Flip the whole story on its ear and there remains the fact that we are choosing to upgrade our flooring and our cabinets. We are willingly handing over money to pay extra for things that will be rust & dust, one day.

You see my dilemma.

I have big plans to remain staunchly conflicted through the completion of this task, and beyond. I'll question and second-guess. I'll stew over the clearance-rack curtains so long that someone else will snatch them up while I waffle. And then I shall swiftly kick myself.

I'll keep right on fighting my stubborn, selfish will. I'll pray for a heart that stays right where it should be, fearing all the while that it'll move.

I'll do all of this while I make my art."

That small collection of words said it all to me: "I balance my art to make more room for my purpose". I conquer and now feel like I have words for the journey I've been on for the last nine months. How about you? What's your art and what's your purpose?

Read more of Shannan's thoughts on this subject here.

June 21, 2012

Shoo Fly...

Posted by Laura

...or should I say die fly! With summer is officially upon us, our counter is fully loaded with fresh fruit....and fruit flies. These dang things drive me crazy.

So here's a little trick I learned from my friend Ashleigh's mom about killing these little gnats. First, take a little container and fill it about 1 cm high with apple cider vinegar.

Then, place saran wrap over the top (secured with a rubber band), and punch holes in it with a toothpick.

You're all set! Just place the container next to your fruit and wait for the little flies to come by.

The flies will make their way into the sweet tasting cider vinegar through the holes in the saran wrap, sip on the vinegar and get trapped, causing them to eventually drown. I know, it's kinda morbid but it's gotta happen.

June 19, 2012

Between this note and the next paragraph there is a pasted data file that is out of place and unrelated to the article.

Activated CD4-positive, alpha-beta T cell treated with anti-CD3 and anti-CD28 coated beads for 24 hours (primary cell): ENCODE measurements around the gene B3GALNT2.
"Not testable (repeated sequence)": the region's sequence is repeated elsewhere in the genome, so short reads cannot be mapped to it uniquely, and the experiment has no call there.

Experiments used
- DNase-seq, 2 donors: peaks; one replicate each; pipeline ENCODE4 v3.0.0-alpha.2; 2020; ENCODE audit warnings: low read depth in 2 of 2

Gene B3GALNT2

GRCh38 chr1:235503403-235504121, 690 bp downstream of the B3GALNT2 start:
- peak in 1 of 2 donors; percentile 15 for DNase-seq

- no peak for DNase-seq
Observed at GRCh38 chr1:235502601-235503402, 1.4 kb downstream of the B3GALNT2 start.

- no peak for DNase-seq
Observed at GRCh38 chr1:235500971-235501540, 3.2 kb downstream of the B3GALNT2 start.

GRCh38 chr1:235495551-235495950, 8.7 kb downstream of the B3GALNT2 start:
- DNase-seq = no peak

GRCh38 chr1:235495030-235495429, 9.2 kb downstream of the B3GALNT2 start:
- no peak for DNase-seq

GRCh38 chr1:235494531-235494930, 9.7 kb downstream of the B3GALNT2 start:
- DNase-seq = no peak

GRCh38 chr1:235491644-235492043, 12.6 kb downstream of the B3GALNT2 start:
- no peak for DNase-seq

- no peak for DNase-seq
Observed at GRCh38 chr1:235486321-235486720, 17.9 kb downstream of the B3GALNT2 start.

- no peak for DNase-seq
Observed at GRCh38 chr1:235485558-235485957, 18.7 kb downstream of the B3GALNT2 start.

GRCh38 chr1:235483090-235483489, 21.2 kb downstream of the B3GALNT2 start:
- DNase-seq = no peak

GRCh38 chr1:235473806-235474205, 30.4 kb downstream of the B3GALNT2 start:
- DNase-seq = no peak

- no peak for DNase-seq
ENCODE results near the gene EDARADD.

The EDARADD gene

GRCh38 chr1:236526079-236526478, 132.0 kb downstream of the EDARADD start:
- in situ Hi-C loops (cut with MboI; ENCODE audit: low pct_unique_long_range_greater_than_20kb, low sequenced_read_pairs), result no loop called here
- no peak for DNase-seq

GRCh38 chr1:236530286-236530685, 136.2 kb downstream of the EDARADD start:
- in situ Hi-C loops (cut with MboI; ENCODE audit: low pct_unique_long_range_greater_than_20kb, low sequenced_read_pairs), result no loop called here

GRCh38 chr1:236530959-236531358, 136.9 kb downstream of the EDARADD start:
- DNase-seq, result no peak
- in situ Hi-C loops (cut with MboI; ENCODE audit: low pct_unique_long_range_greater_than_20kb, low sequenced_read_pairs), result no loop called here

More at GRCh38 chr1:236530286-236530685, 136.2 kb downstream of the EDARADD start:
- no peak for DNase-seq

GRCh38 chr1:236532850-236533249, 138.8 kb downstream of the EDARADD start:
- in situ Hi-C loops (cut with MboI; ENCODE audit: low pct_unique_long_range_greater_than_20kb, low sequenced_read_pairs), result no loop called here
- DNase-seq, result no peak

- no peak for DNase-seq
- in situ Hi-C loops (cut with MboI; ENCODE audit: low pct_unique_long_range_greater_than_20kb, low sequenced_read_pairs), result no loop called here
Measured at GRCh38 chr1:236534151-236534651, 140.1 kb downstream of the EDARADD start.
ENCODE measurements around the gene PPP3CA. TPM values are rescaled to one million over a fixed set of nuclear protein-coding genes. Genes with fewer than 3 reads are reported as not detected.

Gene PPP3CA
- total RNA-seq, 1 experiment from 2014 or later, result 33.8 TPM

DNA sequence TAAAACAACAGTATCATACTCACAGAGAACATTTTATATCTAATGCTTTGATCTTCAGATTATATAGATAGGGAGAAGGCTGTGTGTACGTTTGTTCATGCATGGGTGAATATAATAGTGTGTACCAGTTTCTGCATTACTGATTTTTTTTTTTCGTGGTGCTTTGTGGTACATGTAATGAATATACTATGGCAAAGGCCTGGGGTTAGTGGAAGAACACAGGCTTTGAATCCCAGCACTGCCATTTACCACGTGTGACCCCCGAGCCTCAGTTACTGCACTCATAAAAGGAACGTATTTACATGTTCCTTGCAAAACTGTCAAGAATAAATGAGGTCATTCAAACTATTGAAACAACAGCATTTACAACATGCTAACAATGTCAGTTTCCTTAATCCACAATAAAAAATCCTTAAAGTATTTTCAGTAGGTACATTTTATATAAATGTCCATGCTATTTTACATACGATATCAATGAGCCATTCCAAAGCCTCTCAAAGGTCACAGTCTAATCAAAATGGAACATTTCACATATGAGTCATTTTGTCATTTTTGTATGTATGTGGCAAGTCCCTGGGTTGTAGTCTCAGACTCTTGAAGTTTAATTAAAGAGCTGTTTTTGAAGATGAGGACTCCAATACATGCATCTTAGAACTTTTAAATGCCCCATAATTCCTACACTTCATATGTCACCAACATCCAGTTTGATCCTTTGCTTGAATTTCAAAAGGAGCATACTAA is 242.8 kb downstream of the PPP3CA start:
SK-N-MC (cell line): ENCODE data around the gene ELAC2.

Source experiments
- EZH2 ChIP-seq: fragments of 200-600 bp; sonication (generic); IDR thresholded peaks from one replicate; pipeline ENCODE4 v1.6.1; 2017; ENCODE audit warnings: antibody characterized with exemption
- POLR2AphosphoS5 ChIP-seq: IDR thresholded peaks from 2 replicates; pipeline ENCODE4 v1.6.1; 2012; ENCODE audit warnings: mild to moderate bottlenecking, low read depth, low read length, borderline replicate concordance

An Asphalt Veggie Garden and A Half Acre Homestead

Posted by Kristin

Now that the birds and bees are buzzing and you can get lots of goodies at your local farmer's market, its about time for a plant post. This year I decided to plant a number of veggies in containers, mainly because I wanted the ease and convenience of being able to maintain and harvest them right outside my own backdoor. So shortly after memorial day (when the real chance of frost for this zone has gone by), I snagged a handful of veggie starts from the nursery and got to potting them up. 

Basil, zucchini and rosemary starts have a sunny, new home.

Old window boxes, retired self-watering containers, and even plastic storage tubs
can be used for veggies- just make sure to drill plenty of drainage holes in the bottom.

Its been a few weeks now and everything is growing really well. The tomatoes have nearly doubled in size and the lettuce seeds have started to sprout. When thinking about a location for these containers, I knew I needed a spot that received at least 6 hours of direct sun (the recommended minimum requirement for many vegetables). While there were other options on the lawn, I knew any container left on the grass would kill the turf underneath it. The last and best spot available was on either side of our garage door. While not the traditional locale for a garden, sometimes you just gotta get creative and place the taste of fresh veggies and herbs over aesthetics. By lining the pots up on either side, we can still access the garage door and what's inside (mainly our grill- can't have that baby blocked in). This set up only requires us to park a little further back in the driveway-a small compromise for the deliciousness of a fresh tomato.

So what did I plant?
-1 Sungold Tomato (a super sweet yellow variety)
-1 Early Girl Tomato (an early red variety good for salads and sandwiches)
-1 Cayenne Pepper
-1 Yellow Bell Pepper
-1 Bush Cucumber (more compact variety for containers)
-1 Black Beauty Zucchini (more compact variety for containers)
-2 Basil plants
-1 Flatleaf Italian Parsley plant
-1 Rosemary plant
-A variety of different lettuces (I plan to resow at 2 week intervals to have lettuce all summer)

An asphalt garden- nothing wrong with that!

A sungold tomato and yellow bell pepper may share the same color but they taste pretty different!

Mesculin mix is really easy to grow.

Fresh rosemary- great in marinades, dips and baked dishes.
It can even be brought inside as a houseplant.

And now to really inspire us all to do more with less, I thought I'd share this interview I recently read on the ins and outs of an intensive small-scale homestead on just half an acre. That's right-Deb has fit chickens, gardens, fruit and nut trees, and a composting area all onto half an acre (that's not counting her house and some general yard space).